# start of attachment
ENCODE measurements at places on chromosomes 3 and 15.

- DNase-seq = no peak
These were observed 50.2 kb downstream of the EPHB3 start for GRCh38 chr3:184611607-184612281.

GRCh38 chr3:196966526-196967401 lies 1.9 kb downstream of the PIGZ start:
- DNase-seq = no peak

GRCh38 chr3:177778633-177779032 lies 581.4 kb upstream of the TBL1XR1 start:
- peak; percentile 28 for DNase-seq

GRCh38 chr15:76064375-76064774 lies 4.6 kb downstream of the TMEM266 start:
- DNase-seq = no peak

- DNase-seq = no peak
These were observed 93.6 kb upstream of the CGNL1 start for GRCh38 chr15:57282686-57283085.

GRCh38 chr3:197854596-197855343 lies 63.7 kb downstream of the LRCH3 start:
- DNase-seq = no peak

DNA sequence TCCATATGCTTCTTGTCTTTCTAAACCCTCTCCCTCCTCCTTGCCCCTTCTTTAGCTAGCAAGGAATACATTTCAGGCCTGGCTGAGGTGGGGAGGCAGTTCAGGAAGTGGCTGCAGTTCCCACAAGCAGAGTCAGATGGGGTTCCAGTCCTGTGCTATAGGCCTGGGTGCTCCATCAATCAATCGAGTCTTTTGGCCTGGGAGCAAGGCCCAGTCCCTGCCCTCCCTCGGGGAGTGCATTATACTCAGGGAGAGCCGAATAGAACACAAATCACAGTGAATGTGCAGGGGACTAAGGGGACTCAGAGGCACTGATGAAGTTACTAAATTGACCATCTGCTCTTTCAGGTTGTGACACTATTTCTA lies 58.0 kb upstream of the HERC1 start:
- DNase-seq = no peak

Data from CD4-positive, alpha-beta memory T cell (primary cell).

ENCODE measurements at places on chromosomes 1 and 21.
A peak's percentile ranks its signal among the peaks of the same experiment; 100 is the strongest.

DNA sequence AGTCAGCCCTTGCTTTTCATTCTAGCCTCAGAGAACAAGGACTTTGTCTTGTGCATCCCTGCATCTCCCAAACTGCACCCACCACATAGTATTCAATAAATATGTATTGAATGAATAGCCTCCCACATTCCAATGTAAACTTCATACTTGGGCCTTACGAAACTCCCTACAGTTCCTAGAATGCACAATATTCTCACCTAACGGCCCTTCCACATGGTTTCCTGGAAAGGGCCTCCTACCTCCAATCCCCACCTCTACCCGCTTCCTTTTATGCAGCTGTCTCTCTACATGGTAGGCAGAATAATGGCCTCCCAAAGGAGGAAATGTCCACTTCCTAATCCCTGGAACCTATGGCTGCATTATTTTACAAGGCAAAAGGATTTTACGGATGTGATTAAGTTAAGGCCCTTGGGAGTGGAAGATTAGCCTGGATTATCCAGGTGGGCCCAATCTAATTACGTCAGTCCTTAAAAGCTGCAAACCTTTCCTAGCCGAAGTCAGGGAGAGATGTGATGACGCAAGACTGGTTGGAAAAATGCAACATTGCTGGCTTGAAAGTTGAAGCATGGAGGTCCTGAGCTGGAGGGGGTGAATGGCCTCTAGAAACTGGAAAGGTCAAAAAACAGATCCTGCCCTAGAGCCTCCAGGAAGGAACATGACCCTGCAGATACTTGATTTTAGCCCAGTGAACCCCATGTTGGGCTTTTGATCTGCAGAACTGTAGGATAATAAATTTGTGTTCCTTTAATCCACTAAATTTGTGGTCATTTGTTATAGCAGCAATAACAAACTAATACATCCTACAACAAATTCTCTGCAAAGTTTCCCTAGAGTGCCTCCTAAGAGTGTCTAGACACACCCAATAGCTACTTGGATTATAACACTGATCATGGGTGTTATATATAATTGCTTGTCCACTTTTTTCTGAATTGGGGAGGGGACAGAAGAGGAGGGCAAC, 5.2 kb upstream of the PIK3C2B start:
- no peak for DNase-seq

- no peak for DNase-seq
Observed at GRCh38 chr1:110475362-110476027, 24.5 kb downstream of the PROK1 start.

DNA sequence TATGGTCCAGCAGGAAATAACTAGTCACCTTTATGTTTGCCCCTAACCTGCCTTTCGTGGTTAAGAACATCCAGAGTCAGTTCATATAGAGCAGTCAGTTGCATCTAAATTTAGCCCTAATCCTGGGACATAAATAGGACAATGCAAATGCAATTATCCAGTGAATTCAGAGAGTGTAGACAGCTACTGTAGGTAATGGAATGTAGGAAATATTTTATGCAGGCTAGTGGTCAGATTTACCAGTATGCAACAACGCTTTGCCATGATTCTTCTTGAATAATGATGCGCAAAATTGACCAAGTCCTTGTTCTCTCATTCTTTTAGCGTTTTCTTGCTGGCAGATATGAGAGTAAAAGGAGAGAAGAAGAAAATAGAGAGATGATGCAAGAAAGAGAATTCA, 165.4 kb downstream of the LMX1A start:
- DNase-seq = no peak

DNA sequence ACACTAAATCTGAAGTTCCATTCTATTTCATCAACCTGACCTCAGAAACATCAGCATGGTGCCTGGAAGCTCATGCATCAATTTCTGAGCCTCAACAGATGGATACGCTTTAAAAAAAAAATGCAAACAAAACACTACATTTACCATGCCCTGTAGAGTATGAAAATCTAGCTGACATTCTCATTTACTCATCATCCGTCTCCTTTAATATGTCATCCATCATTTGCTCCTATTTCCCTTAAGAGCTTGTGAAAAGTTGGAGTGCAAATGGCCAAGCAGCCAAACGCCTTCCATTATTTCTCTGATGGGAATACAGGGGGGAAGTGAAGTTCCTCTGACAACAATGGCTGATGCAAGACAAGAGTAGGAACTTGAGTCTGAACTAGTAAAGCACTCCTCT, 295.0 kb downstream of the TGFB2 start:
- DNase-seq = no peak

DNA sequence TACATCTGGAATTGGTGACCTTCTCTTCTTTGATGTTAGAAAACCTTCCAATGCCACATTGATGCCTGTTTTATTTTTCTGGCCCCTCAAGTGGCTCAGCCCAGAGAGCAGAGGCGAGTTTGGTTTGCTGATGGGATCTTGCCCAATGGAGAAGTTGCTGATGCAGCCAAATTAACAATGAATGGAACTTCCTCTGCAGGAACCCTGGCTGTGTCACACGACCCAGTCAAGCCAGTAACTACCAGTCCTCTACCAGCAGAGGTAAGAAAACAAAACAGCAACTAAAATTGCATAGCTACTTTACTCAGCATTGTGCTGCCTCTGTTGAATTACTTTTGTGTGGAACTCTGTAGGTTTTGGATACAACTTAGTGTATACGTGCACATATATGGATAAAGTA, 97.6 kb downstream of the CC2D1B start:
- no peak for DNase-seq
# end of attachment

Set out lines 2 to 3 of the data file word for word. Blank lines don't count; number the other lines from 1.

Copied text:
- DNase-seq = no peak
These were observed 50.2 kb downstream of the EPHB3 start for GRCh38 chr3:184611607-184612281.